Coping with injury on a multi-day trip

I’ve had my fair share of moments where I have felt that my body has failed me. Every time I have inevitably learned that it was because I had asked it to perform outside of its normal parameters. This particular knee injury occurred on a multi-day winter hike in the Scottish Highlands and resulted in me not being able to complete the trip as planned. My hope is that by sharing this you will learn, as I have, from my mistakes. And also, how to deal with injury while in remote regions.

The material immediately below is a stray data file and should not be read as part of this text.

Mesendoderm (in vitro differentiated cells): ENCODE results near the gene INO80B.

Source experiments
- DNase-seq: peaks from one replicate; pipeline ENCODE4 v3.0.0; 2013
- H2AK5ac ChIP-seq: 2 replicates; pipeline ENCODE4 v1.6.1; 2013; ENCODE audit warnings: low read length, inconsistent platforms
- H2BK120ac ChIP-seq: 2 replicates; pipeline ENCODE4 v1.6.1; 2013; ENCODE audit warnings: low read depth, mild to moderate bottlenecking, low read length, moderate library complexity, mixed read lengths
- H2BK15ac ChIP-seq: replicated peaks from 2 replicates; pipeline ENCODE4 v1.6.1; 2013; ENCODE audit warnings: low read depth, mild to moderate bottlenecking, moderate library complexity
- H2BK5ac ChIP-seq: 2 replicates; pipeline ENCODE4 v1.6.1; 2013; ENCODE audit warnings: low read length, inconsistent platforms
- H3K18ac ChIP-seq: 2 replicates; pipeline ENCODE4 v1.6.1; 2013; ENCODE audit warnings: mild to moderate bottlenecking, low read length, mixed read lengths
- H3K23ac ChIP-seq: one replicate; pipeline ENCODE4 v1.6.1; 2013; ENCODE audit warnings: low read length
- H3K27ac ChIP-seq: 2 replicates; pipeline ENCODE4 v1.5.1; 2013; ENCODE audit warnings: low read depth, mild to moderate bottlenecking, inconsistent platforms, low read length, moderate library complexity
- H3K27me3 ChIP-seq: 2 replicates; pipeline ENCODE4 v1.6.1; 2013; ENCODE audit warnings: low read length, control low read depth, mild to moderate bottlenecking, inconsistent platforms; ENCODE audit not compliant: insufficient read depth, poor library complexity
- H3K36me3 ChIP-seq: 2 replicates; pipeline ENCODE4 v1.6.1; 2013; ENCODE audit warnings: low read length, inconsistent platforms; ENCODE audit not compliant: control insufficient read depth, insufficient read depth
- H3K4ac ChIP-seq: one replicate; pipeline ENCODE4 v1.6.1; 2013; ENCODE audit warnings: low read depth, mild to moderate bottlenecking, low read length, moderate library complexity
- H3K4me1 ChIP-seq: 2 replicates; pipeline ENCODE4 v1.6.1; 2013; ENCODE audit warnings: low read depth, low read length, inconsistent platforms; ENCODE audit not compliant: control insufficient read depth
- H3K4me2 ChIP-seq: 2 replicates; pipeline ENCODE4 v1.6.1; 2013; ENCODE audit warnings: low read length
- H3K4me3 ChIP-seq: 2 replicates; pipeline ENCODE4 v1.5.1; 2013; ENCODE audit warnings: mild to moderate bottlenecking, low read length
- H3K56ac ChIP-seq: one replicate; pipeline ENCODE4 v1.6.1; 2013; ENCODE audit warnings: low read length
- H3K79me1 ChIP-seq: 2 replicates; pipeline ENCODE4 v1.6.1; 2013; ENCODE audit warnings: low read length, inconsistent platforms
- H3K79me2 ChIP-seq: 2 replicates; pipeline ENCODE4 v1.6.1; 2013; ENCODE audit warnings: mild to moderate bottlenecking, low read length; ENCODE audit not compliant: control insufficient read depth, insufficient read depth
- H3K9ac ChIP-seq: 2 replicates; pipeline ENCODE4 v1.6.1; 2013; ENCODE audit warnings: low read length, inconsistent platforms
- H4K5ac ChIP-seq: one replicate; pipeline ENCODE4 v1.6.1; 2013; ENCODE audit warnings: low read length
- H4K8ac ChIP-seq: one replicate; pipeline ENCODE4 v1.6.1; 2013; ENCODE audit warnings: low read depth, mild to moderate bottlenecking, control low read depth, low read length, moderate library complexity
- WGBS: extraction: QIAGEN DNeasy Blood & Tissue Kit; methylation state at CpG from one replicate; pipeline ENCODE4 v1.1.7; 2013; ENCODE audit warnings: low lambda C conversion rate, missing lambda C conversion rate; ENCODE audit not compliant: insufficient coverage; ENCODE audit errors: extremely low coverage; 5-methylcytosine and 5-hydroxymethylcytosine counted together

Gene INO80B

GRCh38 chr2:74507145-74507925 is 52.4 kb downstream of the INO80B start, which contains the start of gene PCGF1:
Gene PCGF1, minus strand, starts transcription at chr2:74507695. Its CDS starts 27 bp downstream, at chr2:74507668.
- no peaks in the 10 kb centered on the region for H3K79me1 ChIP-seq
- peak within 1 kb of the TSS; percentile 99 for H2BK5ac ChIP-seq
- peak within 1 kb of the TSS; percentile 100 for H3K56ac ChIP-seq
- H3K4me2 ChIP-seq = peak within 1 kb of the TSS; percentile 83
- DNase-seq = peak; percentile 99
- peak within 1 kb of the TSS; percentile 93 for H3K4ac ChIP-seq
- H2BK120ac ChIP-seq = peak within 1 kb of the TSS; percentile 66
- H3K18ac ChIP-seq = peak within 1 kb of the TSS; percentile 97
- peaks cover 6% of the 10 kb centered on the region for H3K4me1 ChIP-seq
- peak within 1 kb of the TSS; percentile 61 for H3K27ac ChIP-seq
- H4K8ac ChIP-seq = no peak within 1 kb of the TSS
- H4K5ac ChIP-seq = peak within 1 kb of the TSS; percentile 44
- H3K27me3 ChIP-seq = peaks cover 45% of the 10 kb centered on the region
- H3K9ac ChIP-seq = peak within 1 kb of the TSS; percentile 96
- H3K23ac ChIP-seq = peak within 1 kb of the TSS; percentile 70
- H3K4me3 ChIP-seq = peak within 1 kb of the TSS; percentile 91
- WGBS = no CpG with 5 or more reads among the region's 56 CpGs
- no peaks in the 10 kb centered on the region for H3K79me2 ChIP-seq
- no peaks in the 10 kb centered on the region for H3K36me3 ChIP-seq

Let’s begin in the same format that any physiotherapist would start in your first visit to their clinic, with the context. I’ve had experience of knee injuries before as it is somewhat of an occupational hazard in my industry. My first was in late September 2020 and my body was pretty unconditioned to mountain walking after the first covid lockdown. I was living in Northern Scotland at the time, so the Nevis Range was fairly accessible, and I had my eye on a fantastic circular route just South of Ben Nevis. Called the Ring of Steal, the route is full of ascents and descents with a total 1571m elevation gain, the last descent a punishing 1050m over a rough distance of 2km. Not particularly steep in the grand scheme of descents but quite sustained. Prior to the lockdown, I was very fit and would have had no problem blasting down this hill. Neither would I have considered using walking poles. I had sufficient strength in my quads and glutes to control each step down to reduce the shock on my knees. It’s important to point out that I am very thorough at warming up and down for mountain walking, I will always maintenance stretch the working areas afterwards. However, after the first rapid 400m descent, I started feeling a stabbing pain underneath my left kneecap with each step. I began to favour my right foot for larger steps down. Soon that too began to cause me grief and added around 45 painful minutes to the hike. After a trip to the physiotherapist, I was soon training in deadlifts, squats, lunges, and core, during periods on ‘no hillwalking’. It has been my three times weekly workout regime since, and I have not suffered the same problem.